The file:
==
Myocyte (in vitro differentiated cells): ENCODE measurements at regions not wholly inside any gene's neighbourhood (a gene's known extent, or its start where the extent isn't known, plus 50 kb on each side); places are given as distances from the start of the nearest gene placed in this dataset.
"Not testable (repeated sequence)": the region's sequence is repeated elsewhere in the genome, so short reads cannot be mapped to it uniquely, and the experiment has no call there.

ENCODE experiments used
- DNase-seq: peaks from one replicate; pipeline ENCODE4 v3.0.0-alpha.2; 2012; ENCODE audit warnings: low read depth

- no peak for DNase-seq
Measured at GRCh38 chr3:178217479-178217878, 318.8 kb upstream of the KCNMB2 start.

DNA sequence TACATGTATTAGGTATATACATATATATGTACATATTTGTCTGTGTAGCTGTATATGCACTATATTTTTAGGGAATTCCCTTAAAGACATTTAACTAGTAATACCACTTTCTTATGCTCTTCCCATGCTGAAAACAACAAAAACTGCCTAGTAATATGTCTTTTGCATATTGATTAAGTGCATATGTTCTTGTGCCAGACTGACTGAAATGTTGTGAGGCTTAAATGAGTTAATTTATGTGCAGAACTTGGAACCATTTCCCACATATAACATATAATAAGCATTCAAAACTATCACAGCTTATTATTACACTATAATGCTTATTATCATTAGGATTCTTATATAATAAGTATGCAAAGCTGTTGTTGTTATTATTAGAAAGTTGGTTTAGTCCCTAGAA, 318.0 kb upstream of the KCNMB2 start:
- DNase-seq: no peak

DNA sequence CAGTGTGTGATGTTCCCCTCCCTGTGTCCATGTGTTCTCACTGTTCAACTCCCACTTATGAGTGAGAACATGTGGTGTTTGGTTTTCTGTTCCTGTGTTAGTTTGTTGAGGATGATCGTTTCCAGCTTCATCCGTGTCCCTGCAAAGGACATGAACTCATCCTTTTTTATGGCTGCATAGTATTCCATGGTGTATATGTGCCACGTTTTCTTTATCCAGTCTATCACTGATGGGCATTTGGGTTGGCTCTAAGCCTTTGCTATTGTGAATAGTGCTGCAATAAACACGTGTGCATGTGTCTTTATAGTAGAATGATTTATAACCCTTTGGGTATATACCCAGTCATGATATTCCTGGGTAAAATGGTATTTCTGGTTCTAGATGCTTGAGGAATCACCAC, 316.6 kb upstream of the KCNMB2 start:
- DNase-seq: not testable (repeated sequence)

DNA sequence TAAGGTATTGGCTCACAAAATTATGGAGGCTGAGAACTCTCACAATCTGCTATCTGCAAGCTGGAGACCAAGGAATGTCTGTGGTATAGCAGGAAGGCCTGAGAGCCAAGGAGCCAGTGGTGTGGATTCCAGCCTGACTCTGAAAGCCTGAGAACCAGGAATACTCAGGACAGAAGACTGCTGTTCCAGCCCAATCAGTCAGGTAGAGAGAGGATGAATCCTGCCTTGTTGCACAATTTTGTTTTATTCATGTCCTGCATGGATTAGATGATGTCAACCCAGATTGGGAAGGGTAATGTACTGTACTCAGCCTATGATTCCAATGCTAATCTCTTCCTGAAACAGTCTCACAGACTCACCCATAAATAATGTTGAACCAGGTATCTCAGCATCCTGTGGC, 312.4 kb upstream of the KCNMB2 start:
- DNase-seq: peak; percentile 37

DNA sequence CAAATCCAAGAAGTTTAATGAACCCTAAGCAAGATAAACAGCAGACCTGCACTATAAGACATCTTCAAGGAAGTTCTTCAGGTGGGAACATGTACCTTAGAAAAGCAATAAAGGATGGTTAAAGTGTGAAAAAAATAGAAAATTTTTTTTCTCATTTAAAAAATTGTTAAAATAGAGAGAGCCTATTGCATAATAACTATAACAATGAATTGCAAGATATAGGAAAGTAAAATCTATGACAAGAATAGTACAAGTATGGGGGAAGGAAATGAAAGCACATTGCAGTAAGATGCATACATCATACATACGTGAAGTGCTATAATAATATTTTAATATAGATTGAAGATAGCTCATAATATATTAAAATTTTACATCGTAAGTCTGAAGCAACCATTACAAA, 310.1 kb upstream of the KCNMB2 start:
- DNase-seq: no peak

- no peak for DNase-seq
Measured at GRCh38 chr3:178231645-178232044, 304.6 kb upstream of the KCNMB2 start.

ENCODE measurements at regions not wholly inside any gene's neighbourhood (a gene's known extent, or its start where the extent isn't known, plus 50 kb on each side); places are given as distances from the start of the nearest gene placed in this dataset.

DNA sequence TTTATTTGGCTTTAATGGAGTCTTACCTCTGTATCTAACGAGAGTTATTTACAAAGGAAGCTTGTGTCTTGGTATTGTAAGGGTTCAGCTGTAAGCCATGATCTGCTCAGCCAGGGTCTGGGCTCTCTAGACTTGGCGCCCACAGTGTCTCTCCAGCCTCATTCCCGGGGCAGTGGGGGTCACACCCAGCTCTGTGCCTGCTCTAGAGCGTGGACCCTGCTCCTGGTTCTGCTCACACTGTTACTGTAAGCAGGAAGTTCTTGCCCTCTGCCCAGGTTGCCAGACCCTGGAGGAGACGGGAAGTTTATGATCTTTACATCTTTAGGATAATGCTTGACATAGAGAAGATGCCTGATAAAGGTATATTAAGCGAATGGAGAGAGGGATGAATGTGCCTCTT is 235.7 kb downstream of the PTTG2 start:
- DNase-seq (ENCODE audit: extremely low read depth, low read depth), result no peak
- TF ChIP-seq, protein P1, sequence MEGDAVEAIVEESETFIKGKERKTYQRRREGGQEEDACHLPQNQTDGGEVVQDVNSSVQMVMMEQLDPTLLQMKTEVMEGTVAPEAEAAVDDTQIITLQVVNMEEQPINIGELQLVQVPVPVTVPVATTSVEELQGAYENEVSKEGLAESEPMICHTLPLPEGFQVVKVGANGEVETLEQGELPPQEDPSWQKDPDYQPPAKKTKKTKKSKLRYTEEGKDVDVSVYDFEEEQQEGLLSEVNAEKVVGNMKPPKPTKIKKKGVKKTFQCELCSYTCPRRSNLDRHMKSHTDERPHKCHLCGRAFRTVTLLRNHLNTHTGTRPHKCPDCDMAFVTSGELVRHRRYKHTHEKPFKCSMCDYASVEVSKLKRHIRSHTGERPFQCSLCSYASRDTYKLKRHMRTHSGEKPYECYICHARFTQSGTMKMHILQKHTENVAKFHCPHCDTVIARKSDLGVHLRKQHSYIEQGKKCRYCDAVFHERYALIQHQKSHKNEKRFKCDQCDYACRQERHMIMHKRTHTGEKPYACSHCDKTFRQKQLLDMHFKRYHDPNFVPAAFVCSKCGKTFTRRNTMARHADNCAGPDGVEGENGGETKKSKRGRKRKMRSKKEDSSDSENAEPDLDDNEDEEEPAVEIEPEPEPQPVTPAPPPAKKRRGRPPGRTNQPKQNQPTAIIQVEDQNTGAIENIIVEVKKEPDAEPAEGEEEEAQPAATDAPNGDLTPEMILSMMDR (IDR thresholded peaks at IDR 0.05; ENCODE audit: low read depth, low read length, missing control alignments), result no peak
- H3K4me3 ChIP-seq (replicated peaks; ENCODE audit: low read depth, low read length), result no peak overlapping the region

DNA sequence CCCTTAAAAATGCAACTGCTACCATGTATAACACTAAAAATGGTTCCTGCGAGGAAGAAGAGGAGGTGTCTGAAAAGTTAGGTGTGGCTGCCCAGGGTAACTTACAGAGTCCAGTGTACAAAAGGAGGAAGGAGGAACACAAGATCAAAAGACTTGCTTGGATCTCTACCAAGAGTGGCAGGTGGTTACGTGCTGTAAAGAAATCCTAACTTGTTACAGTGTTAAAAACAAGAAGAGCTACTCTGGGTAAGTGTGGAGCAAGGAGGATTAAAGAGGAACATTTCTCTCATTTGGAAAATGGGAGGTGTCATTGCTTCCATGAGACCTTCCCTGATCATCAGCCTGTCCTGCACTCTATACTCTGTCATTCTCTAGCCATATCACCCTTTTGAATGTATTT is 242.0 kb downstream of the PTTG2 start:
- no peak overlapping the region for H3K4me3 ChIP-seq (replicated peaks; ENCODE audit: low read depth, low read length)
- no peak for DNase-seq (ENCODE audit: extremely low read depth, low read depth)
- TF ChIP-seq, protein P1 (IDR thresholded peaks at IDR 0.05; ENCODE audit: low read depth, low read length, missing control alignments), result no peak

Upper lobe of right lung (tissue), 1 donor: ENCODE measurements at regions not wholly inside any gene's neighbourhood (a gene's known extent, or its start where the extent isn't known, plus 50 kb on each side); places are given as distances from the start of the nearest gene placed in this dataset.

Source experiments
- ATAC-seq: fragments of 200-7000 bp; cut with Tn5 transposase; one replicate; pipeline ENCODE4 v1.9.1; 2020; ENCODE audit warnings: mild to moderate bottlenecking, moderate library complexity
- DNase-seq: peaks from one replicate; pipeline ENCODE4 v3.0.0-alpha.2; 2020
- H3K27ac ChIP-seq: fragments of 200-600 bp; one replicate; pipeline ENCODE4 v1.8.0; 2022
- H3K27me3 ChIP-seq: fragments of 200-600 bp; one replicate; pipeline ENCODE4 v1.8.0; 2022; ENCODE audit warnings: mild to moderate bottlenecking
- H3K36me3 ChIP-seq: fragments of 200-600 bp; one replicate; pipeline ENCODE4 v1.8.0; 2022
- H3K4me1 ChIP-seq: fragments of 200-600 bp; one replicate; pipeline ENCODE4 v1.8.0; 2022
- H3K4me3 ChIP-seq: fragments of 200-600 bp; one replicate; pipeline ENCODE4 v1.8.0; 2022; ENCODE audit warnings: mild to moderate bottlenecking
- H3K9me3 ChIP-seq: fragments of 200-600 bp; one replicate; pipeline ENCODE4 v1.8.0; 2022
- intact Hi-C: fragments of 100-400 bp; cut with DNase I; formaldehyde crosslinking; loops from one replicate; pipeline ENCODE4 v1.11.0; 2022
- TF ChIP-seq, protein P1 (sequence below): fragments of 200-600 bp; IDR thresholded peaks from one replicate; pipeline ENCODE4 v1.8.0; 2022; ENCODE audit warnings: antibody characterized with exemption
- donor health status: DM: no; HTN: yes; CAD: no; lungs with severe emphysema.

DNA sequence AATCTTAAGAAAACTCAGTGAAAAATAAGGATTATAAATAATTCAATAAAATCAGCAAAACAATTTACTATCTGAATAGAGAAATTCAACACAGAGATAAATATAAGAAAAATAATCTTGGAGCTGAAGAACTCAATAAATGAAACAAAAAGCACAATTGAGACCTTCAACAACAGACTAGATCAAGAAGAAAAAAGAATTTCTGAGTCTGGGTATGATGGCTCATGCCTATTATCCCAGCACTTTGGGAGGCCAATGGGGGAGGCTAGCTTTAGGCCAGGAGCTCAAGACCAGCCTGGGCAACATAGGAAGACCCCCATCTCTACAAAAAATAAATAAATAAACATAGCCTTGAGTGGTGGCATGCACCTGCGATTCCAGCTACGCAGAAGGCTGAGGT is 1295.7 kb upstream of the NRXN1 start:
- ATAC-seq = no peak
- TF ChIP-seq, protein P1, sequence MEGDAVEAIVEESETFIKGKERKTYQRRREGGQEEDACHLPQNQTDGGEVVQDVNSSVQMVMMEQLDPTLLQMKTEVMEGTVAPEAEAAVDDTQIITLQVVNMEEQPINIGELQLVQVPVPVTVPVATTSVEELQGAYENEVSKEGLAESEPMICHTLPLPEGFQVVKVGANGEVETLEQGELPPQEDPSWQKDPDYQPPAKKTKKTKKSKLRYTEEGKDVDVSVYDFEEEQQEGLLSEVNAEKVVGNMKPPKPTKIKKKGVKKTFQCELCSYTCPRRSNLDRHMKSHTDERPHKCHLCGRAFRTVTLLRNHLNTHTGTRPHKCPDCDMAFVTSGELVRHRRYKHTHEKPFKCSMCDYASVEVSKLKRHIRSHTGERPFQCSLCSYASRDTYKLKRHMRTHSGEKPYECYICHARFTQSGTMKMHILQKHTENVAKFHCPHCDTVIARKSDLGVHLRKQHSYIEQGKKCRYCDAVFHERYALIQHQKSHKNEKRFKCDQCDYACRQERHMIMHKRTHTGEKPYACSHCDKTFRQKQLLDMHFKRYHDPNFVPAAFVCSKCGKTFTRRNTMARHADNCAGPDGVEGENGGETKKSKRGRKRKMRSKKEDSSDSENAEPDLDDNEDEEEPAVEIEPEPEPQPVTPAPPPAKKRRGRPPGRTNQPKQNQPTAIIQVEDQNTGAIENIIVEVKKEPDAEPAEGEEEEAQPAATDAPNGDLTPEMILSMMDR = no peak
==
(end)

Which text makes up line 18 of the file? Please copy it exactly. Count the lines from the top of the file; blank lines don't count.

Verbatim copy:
DNA sequence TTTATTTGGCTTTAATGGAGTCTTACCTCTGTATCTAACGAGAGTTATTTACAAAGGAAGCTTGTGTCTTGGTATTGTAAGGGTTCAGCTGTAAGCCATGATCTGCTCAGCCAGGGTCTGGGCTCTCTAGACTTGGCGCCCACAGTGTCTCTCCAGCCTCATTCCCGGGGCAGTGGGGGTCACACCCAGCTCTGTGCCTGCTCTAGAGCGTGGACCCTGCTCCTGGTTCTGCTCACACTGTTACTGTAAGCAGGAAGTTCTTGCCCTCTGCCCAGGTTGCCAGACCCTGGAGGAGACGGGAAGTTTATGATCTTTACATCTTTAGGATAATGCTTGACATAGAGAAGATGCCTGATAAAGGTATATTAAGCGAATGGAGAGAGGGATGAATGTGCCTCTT is 235.7 kb downstream of the PTTG2 start: